[ prag-muh-tiz-uhm ]
/ ˈpræg məˌtɪz əm /
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character or conduct that emphasizes practicality.
a philosophical movement or system having various forms, but generally stressing practical consequences as constituting the essential criterion in determining meaning, truth, or value.
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Origin of pragmatism

First recorded in 1860–65; pragmat(ic) + -ism


prag·ma·tis·tic, adjectivean·ti·prag·ma·tism, noun
Dictionary.com Unabridged Based on the Random House Unabridged Dictionary, © Random House, Inc. 2021


What does pragmatism mean?

Pragmatism is a way of dealing with problems or situations that focuses on practical approaches and solutions—ones that will work in practice, as opposed to being ideal in theory.

The word pragmatism is often contrasted with the word idealism, which means based on or having high principles or ideals. Pragmatism, on the other hand, is based on real-world conditions or circumstances—considering what can realistically be done as opposed to the best theoretical course of action.

More specifically, pragmatism can refer to the philosophical movement or approach that emphasizes practical consequences in the determination of meaning, truth, or value.

The adjective form pragmatic means practical, especially when making decisions. The word pragmatist can refer to a person who prefers to act pragmatically, or to a philosopher who adheres to the movement of pragmatism.

Example: We need a candidate who values pragmatism and can get things done in the real world—not some idealist who will never compromise.

Where does pragmatism come from?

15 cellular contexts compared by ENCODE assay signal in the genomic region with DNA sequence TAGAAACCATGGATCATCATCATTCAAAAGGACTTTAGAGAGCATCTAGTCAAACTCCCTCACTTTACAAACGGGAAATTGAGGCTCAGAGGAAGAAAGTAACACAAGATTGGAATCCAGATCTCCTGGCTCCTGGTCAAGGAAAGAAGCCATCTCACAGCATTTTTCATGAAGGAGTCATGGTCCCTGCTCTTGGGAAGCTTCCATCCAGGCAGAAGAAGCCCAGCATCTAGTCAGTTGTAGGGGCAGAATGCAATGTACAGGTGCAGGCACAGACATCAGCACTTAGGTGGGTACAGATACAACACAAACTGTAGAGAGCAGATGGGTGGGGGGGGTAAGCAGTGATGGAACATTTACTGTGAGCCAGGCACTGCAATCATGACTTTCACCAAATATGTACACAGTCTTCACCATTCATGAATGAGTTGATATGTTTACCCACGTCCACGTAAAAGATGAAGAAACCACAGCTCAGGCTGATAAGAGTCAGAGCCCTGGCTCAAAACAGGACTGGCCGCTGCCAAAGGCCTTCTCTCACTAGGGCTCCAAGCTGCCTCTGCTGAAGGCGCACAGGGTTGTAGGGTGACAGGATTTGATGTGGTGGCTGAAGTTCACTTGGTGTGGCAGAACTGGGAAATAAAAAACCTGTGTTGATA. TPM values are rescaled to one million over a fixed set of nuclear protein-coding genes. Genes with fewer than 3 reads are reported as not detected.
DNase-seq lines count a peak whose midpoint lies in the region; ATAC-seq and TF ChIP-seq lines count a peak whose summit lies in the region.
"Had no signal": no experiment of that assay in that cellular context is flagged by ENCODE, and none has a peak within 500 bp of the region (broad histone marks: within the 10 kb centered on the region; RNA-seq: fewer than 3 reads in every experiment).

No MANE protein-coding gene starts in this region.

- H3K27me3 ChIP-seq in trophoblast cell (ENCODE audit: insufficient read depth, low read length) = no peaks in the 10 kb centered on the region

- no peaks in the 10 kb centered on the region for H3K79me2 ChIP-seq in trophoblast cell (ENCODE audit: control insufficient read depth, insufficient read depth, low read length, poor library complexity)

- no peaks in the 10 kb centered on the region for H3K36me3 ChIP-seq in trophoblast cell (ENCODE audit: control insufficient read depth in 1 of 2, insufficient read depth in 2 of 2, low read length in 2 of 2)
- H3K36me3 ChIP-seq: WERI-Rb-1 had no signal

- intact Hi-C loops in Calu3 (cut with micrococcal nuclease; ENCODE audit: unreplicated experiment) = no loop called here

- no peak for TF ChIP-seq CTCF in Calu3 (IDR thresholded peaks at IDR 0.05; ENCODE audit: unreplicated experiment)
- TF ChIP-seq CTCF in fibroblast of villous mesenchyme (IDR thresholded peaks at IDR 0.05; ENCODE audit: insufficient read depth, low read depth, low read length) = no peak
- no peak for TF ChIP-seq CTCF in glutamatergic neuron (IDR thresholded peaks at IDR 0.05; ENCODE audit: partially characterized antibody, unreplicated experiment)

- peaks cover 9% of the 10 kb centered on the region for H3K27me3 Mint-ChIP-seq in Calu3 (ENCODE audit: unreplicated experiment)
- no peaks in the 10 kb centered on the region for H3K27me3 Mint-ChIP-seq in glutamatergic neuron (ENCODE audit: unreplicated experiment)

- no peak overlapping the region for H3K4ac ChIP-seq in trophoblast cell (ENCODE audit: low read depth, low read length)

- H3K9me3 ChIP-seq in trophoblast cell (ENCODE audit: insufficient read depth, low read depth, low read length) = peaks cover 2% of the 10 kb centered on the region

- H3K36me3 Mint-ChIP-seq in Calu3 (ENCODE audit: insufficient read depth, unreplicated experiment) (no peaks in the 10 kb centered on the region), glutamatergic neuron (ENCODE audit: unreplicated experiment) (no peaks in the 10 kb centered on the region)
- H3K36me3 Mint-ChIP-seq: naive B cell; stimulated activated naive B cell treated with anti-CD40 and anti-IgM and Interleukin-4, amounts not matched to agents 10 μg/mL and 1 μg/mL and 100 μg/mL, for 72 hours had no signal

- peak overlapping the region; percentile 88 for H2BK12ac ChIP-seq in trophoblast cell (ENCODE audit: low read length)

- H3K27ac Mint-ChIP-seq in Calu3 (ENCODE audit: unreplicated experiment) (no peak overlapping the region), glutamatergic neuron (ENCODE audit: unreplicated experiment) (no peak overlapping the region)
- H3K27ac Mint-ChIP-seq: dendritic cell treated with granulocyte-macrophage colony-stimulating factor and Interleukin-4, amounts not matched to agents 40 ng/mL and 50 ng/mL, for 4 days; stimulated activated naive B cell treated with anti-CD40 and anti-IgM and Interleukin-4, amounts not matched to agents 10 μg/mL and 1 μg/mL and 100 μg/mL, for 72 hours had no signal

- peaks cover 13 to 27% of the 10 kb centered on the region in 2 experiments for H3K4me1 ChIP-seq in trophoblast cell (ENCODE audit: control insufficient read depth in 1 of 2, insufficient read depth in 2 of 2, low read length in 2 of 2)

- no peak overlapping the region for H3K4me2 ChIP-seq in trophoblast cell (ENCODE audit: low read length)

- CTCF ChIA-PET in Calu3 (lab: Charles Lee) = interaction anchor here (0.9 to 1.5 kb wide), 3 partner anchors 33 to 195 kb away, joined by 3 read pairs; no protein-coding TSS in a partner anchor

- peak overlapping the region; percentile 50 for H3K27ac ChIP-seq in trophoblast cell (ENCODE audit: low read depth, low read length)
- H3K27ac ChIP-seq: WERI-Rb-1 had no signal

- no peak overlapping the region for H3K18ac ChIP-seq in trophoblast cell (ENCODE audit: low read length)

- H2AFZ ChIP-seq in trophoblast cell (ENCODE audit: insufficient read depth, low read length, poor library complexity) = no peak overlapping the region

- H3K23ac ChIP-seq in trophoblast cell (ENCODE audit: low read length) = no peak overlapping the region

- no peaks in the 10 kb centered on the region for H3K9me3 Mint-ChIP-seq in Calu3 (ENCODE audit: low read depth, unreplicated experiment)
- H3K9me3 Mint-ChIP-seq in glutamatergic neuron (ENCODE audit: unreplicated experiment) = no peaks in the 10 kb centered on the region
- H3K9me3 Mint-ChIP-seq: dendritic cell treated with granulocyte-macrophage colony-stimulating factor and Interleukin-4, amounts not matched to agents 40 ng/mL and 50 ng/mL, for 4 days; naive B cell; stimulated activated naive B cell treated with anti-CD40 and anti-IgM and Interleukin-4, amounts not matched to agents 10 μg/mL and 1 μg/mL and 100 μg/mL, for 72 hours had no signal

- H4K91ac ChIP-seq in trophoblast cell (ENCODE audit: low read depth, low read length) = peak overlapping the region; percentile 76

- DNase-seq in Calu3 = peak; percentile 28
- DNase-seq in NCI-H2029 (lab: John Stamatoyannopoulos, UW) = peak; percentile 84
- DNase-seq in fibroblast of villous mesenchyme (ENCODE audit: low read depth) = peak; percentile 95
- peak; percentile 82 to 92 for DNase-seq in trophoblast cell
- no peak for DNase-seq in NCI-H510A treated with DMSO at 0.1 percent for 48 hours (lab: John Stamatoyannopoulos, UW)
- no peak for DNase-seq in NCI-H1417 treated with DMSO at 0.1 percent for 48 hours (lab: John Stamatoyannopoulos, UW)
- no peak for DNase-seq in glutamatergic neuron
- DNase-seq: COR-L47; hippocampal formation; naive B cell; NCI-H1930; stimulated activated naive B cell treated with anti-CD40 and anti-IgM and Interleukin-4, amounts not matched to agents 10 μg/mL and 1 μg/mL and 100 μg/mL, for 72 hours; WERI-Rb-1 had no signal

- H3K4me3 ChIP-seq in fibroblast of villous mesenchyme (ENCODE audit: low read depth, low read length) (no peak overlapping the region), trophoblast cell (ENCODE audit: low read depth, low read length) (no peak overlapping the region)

The first records of the word pragmatism come from the 1800s. It ultimately derives from the Greek pragmatikós, meaning “practical,” from pragma, meaning “act,” from prā́ssein, “to do.” The words practical and praxis derive from the same root.

People considered idealistic typically try to achieve the best-case scenario—the one based on their ideals. Such idealists are sometimes told they should try pragmatism, meaning they should focus on the realistic options or courses of action. Of course, many people navigate life with a balance of pragmatism and idealism: sometimes they compromise, and sometimes they stick to their principles no matter what.

Pragmatism isn’t always contrasted with idealism. Sometimes, it’s just used to refer to a practical, logical, or sensible way of doing things.

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What are some other forms related to pragmatism?

What are some words that share a root or word element with pragmatism

What are some words that often get used in discussing pragmatism?

How is pragmatism used in real life?

Pragmatism is commonly used in a positive way in the context of choices or actions that are considered practical and reasonable. It’s often used in the context of political positions or actions.



Try using pragmatism!

Which of the following words is LEAST like to describe an action that’s considered an example of pragmatism?

A. realistic
B. sensible
C. utilitarian
D. idealistic

How to use pragmatism in a sentence

British Dictionary definitions for pragmatism

/ (ˈpræɡməˌtɪzəm) /

action or policy dictated by consideration of the immediate practical consequences rather than by theory or dogma
  1. the doctrine that the content of a concept consists only in its practical applicability
  2. the doctrine that truth consists not in correspondence with the facts but in successful coherence with experienceSee also instrumentalism

Derived forms of pragmatism

pragmatist, noun, adjectivepragmatistic, adjective
Collins English Dictionary - Complete & Unabridged 2012 Digital Edition © William Collins Sons & Co. Ltd. 1979, 1986 © HarperCollins Publishers 1998, 2000, 2003, 2005, 2006, 2007, 2009, 2012

Medical definitions for pragmatism

[ prăgmə-tĭz′əm ]

A way of approaching situations or solving problems that emphasizes practical applications and consequences.

Other words from pragmatism

prag•matic (-mătĭk) adj.pragma•tist n.
The American Heritage® Stedman's Medical Dictionary Copyright © 2002, 2001, 1995 by Houghton Mifflin Company. Published by Houghton Mifflin Company.

Cultural definitions for pragmatism


An approach to philosophy, primarily held by American philosophers, which holds that the truth or meaning of a statement is to be measured by its practical (i.e., pragmatic) consequences. William James and John Dewey were pragmatists.

The New Dictionary of Cultural Literacy, Third Edition Copyright © 2005 by Houghton Mifflin Harcourt Publishing Company. Published by Houghton Mifflin Harcourt Publishing Company. All rights reserved.